Spontaneous Combustion – Cadeby Difficulties Solved

September 1917

Mexborough Times, Saturday, September 22, 1917

Underground Fires
Mining Engineers Discuss the Cause of Spontaneous Combustion
Cadeby Difficulties Solved

The Twenty Eighth Annual Meeting of the Institution of Mining Engineers was held at Newcastle on Friday, Mr Wallace Thorneycroft presiding.

At the outset the Lord Mayor of Newcastle (Mr G. Love) extended a civic welcome, remarking that the city and district did not forget how much they depended upon the prosperity of the mining industry.

A paper by MessrsĀ  J.L.Graham and James Hale of the Doncaster Research Laboratory, on “the the oxidizable constituents of coal” was then read. The paper dealt with researches into the constituents of coal with a view to finding the constituent responsible for causing spontaneous combustion, and recorded that while the experiments are not complete, considerable progress had been made, and it has been found that the constituents which are soluble in pyriding are not the cause of spontaneous combustion, a conclusion considerably at variance with those come to by previous investigators.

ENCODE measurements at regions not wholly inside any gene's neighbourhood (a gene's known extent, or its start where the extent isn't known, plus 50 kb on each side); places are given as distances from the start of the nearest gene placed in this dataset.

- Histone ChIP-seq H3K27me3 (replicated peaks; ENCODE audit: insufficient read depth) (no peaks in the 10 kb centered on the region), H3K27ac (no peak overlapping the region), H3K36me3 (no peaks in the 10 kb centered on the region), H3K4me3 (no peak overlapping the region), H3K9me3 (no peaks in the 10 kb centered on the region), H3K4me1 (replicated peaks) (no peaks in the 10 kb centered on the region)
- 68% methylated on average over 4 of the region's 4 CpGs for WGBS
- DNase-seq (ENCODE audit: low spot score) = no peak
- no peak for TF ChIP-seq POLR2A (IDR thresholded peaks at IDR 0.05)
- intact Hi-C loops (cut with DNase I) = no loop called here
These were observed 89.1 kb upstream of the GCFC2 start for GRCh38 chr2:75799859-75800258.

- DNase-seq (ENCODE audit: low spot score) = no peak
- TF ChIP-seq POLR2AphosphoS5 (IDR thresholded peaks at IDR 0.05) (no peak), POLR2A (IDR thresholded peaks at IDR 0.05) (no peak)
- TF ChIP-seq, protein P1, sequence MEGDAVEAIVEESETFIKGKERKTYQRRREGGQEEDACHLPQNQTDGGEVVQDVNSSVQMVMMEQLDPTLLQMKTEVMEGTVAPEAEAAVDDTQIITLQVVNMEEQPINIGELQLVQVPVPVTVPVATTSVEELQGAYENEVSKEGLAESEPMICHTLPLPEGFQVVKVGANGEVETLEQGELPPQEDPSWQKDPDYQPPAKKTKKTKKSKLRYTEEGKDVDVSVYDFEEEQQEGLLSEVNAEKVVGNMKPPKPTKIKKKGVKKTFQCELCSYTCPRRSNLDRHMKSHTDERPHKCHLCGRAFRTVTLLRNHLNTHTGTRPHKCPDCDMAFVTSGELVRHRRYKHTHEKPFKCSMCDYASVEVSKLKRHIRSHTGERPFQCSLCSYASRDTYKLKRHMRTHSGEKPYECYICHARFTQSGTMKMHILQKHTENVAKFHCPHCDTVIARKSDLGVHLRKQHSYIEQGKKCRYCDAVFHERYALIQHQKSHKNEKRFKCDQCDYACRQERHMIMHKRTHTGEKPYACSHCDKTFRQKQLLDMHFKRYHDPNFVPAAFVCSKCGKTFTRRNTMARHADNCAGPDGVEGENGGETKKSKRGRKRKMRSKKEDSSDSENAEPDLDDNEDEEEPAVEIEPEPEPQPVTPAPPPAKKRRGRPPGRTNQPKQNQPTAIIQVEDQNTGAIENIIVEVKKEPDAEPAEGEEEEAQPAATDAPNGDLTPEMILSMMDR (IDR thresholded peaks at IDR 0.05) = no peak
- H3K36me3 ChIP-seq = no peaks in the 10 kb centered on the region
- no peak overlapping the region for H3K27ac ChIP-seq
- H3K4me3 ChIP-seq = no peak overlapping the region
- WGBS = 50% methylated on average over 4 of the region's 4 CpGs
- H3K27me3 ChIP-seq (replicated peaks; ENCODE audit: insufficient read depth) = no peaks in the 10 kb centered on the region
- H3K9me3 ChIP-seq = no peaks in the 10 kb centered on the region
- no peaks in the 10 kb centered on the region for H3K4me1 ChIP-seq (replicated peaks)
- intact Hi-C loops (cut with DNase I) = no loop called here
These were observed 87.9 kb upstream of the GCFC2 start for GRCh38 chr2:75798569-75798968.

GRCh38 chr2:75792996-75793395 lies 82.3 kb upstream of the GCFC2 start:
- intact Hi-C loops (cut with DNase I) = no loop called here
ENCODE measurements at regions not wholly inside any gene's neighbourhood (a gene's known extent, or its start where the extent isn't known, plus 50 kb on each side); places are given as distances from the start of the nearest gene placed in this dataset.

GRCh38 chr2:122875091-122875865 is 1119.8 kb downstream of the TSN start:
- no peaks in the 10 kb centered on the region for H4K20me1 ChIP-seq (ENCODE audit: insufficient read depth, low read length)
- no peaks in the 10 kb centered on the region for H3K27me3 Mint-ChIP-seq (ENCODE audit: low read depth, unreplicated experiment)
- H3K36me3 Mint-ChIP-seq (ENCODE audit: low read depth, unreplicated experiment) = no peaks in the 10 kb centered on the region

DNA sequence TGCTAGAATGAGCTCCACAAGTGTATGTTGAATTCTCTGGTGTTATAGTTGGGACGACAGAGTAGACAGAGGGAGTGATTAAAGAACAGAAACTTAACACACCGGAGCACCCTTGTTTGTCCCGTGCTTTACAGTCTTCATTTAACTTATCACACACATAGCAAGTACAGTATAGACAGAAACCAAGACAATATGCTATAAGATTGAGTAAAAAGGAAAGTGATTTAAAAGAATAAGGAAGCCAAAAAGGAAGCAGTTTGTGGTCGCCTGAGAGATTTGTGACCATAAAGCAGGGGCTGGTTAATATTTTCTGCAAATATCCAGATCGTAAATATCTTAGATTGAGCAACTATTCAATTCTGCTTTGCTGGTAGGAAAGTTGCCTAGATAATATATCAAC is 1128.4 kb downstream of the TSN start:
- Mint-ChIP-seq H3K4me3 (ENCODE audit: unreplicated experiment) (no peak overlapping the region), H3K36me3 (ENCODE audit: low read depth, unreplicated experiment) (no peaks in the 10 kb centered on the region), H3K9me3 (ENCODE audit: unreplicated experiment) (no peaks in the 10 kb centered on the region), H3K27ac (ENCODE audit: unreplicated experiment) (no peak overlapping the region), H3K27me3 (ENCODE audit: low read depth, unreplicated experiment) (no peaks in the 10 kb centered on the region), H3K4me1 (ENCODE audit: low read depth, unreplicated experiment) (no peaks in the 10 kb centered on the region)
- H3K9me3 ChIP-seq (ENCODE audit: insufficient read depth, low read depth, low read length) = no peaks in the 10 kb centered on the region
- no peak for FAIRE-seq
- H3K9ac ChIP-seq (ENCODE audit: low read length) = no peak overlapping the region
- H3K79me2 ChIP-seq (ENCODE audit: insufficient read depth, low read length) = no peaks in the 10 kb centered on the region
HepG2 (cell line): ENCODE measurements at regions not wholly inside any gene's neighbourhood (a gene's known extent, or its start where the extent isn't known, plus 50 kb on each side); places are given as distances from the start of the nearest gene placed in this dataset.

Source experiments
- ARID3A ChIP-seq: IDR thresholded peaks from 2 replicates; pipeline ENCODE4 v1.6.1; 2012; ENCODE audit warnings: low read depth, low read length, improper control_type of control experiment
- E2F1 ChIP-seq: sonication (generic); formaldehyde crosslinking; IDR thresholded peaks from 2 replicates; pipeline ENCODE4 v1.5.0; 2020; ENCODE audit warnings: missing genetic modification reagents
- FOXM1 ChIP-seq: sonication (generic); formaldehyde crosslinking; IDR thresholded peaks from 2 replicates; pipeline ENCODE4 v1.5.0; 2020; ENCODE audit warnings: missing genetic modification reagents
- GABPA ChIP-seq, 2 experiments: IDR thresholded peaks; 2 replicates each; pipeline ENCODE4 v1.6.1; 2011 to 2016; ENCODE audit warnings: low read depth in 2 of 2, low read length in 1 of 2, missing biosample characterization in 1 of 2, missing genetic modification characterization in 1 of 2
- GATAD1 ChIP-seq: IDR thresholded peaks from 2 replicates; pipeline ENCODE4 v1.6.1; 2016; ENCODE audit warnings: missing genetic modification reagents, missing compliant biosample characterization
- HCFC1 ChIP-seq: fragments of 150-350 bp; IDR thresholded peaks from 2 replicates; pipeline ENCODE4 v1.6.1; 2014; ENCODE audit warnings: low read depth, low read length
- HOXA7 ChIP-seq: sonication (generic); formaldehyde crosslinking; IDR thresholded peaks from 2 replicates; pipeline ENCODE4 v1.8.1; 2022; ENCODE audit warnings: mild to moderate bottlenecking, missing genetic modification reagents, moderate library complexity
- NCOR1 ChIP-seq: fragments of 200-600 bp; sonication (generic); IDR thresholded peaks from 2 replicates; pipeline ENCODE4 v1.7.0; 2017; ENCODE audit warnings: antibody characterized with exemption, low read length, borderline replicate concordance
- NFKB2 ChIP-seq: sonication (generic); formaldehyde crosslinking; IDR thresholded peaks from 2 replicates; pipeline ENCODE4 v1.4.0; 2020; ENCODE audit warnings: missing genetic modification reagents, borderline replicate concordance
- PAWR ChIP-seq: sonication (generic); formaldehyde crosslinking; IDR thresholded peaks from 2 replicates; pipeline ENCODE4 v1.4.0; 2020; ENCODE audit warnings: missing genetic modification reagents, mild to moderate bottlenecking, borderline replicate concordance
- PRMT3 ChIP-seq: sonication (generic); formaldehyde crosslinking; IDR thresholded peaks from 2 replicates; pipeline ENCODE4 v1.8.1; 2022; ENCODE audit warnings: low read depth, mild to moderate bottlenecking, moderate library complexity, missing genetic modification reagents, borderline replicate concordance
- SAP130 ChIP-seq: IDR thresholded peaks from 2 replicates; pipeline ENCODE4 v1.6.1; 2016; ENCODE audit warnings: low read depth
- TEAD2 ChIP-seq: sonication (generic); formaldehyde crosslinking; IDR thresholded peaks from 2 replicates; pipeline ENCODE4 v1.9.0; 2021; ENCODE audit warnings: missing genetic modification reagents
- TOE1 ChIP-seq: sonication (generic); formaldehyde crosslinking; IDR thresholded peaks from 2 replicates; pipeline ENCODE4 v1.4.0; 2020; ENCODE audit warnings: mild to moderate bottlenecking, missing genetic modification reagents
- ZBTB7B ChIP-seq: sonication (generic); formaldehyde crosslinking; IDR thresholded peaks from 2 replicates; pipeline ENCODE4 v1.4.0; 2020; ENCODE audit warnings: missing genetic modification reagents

Mr W.A.Chambers, of Rotherham, in the course of discussion on the first paper, said that in the deep pits with which he was connected for 30 years there had been underground fires, on average of two year, and in 1910 the mine became dangerous, and arrangements were made for investigating into the cause of the oxidisation which occasioned the trouble.

In 1912 there was an explosion at the Cadeby colliery which interfered with investigation, but since then there had been no further trouble, no underground fires at all.

This was due to the work of a chemist, who analysed the atmosphere in suspected danger areas. If there was an increase of CO2, steps were taken to deal with it, by excluding air, or opening out so that the ventilation carried off the heat generated. The result was more satisfactory.

Several speakers seem to think they were not much wiser from information in the paper, and Mr Graham said he regretted they could not give a definite cause, but he claimed that moisture considerably accelerated oxidisation.

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